the "Battle Of Ashton Gate" !
In the FA Cup 4th Round we were drawn away to Bristol City. It sounded like a good one. We got there easily enough but then we struggled to find a drink. Somehow we (Steve, Anselm & myself) managed to find a *snug* room, in a fairly rowdy pub, where we were able to have a few pints. Thankfully we were befriended by some geezer who knew members of Bristol's legendary Vice Squad punk band and was quite impressed to be chatting with the brother of Silverfish's guitarist ! Outside, it really was *riot city* as things were going off big time (and the driving rain started) - somehow we managed to sneak out and safely reached the ground even though the simmering violence was never far away. On the quagmire of a pitch the match was a disaster & City deservedly knocked beat us 3-1. Drown & out !
The Barclays League Division One campaign ended well with a superb fifth place mainly aided by Kerry Dixon's 7 goals in the last 4 games, including a hatrick at relegated Millwall. In retrospect, the highlight of the season probably was the 1-0 win at Highbury on St Patrick's Day. Little did we know that John Bumstead's rare strike would be the last League success at Highbury for over a decade.
ZDS Cup Final vs Middlesboro 1990
Before the season was out, we did enjoy some success. The much maligned Full Members Cup (now renamed the Zenith Data Systems Cup) took us to Wembley where Tony Dorigo's freekick sent us all home very happy. The day was more memorable for the scuffles outside the stadium where Fuzz obliviously walked through the pre-match carnage much like Lt Colonel Kilgore in Apocalypse Now (with beer bottles flying overhead) without receiving as much as a scratch !
After scraping a 2-1 win against Derby on the opening day, three London derby away defeats in a row, suggested tough times ahead despite two quality signings in Andy Townsend & Dennis Wise. After a dour 0-0 home draw with Pompey in the League Cup 3rd round, somehow the Blues scored 3 times in a dramatic last 10 minutes at Fratton Park to go through 3-2 in the replay.
A midweek trip to the Manor Ground - November 1990
A few weeks later, after I'd driven down to Oxford to see to late Durie goals take us through to the Quarter Finals, the Gazza-inspired Spurts came to the Bridge for the League game, after being stuck in the West London traffic, were depatched 3-2 to move Chelsea up to 9th. By Boxing Day, we'd moved up to 6th, as a 5 game winning sequence (including the crazy 6-4 win at the Baseball Ground) was extinguished at Leeds. 1991 - New Year's Day at the Bridge and Pat Nevin sneaks in a deflected injury time winner (1-2) for Everton - an outrage !?! A few days later, Oxford revenged their League Cup defeat by dumping us out of the FA Cup (3-1) at Stamford Bridge.
Wednesday 16th January 1991 - the night the Gulf War started !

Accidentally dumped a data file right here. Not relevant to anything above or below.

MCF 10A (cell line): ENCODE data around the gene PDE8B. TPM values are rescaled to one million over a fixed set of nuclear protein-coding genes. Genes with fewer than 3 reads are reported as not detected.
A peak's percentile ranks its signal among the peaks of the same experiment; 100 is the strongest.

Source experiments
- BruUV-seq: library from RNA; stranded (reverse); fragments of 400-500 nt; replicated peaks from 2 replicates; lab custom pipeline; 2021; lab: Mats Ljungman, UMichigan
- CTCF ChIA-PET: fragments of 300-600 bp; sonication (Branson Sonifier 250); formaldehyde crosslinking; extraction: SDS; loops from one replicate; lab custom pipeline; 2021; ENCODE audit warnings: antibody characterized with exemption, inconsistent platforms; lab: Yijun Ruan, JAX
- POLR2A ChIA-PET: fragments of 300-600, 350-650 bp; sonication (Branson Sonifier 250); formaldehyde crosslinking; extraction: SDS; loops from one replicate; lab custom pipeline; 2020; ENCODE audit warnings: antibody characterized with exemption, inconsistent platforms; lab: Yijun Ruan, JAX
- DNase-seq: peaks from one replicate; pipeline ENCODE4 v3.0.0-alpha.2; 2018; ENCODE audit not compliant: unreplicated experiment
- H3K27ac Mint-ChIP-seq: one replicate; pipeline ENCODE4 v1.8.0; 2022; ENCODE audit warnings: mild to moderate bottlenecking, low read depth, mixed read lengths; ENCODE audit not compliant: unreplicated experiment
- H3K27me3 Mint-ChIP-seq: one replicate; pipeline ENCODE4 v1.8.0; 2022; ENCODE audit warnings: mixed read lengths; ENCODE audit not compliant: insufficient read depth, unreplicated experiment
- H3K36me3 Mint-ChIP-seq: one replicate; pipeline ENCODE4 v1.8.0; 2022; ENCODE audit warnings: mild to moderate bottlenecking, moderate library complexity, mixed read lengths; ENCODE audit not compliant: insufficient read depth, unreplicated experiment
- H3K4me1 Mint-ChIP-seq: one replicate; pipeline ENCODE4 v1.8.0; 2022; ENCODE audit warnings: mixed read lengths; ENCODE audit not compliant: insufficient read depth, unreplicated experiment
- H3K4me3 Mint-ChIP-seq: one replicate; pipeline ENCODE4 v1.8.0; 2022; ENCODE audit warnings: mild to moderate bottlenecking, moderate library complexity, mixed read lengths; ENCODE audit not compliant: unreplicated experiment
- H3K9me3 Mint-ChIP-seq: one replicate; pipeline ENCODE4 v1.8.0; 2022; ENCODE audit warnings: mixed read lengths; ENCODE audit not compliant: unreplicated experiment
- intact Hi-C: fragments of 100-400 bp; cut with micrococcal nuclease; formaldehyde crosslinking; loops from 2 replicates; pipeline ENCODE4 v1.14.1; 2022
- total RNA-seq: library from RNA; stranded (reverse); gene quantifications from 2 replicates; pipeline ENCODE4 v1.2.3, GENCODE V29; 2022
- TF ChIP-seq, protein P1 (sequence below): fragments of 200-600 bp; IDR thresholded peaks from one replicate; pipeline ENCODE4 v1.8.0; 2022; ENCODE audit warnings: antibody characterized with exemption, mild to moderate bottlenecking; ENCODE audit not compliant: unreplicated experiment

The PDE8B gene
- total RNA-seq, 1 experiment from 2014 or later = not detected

After 4 defeats in a row, two Durie goals gave a 2-0 win over QPR and as our League Cup tie with Rottenham Hotspurts approached, the London press were already making excuses as their new messiah (Paul Gascoigne) would be absent. Some 34,000 fans witnessed a remarkable evening as young Graeme Le Saux, playing as a rampaging left winger, roasted Terry Fenwick time after time, but somehow the ball wouldn't go into the Tottenham net and it ended 0-0. This was an evening never to be forgotten because we zoomed home quickly to see the match highlights on ITV's Midweek Sports Special but the program was bizarrely interrupted as the first allied bombs rained in on Baghdad & the next few hours were spent watching the unfolding Gulf War from the comfort of your living room.
Undaunted by the prophets of doom, we headed off to White Hart Lane, and spurred on by a mighty Townsend peformance (which prompted Gazza to poke him in the eye), Chelsea cruised to a 3-0 win. Due to the FA Cup exit, the next weekend was free but then with Killing Joke and Silverfish both on the road, I managed to miss the next home game with unbeaten Arsenal where memorable goals from Graham Stuart and Kerry Dixon inflicted the Gooners' only League defeat of the season.
Not for the first time, after a thrilling League Cup run, we would lose in depressing circumstances as we tamely went down 1-5 to Sheffield Wednesday over two legs in the Semi Final. Even though we could seemingly beat anyone on their day, the consistancy was not there and the Blues finished in a disappointing eleventh place. We did have a strong batch of youngsters coming through (with Gareth Hall, David Lee, Le Saux, Jason Cundy, Frank Sinclair, Damien Matthew and Graham Stuart all playing at U21 level plus Andy Myers, Craig Burley and Ian Pearce made "sub" appearances for Chelsea before the season had ended). Surely a bright future ahead ?